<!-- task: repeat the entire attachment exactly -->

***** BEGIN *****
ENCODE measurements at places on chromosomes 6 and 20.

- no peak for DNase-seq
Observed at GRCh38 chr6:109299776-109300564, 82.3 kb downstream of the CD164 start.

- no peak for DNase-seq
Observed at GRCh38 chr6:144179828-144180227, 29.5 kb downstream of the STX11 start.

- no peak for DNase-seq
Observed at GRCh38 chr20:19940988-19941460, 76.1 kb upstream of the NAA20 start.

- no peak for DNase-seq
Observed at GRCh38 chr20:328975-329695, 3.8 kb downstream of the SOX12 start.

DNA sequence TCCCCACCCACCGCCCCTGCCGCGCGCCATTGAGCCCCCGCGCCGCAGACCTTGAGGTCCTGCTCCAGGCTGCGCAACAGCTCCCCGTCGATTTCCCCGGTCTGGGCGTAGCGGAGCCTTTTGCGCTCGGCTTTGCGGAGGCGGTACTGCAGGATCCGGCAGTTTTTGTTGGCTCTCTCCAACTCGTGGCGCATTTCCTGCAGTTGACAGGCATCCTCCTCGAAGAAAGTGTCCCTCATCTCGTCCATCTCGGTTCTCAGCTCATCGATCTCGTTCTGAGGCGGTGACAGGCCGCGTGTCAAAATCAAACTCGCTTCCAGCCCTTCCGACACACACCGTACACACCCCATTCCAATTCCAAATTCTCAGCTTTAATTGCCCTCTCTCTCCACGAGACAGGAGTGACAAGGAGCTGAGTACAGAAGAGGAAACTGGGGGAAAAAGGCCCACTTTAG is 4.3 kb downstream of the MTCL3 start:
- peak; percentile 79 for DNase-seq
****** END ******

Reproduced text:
ENCODE measurements at places on chromosomes 6 and 20.

- no peak for DNase-seq
Observed at GRCh38 chr6:109299776-109300564, 82.3 kb downstream of the CD164 start.

- no peak for DNase-seq
Observed at GRCh38 chr6:144179828-144180227, 29.5 kb downstream of the STX11 start.

- no peak for DNase-seq
Observed at GRCh38 chr20:19940988-19941460, 76.1 kb upstream of the NAA20 start.

- no peak for DNase-seq
Observed at GRCh38 chr20:328975-329695, 3.8 kb downstream of the SOX12 start.

DNA sequence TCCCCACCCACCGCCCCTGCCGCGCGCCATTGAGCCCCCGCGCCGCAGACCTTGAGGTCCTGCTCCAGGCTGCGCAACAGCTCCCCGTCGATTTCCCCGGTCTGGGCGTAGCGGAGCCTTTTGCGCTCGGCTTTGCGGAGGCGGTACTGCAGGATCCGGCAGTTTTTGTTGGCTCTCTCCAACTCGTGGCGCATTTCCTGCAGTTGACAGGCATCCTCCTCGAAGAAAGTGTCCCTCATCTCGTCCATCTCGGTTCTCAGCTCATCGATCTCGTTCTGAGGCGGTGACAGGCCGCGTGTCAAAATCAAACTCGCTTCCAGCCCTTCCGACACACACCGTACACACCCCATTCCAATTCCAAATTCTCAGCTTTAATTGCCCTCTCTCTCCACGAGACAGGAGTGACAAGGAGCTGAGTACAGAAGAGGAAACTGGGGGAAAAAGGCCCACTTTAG is 4.3 kb downstream of the MTCL3 start:
- peak; percentile 79 for DNase-seq